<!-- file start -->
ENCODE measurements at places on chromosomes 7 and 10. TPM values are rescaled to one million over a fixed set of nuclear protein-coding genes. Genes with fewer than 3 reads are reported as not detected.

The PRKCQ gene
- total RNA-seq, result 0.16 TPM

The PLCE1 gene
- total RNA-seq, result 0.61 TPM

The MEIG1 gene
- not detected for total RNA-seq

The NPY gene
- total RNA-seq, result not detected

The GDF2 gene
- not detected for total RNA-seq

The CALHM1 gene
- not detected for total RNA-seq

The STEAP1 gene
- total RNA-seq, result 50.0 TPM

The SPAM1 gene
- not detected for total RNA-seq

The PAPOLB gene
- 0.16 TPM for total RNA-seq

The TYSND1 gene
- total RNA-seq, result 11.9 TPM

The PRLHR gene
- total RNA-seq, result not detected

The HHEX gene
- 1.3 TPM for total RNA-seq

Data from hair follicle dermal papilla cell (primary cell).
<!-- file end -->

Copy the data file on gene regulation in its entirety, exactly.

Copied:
ENCODE measurements at places on chromosomes 7 and 10. TPM values are rescaled to one million over a fixed set of nuclear protein-coding genes. Genes with fewer than 3 reads are reported as not detected.

The PRKCQ gene
- total RNA-seq, result 0.16 TPM

The PLCE1 gene
- total RNA-seq, result 0.61 TPM

The MEIG1 gene
- not detected for total RNA-seq

The NPY gene
- total RNA-seq, result not detected

The GDF2 gene
- not detected for total RNA-seq

The CALHM1 gene
- not detected for total RNA-seq

The STEAP1 gene
- total RNA-seq, result 50.0 TPM

The SPAM1 gene
- not detected for total RNA-seq

The PAPOLB gene
- 0.16 TPM for total RNA-seq

The TYSND1 gene
- total RNA-seq, result 11.9 TPM

The PRLHR gene
- total RNA-seq, result not detected

The HHEX gene
- 1.3 TPM for total RNA-seq

Data from hair follicle dermal papilla cell (primary cell).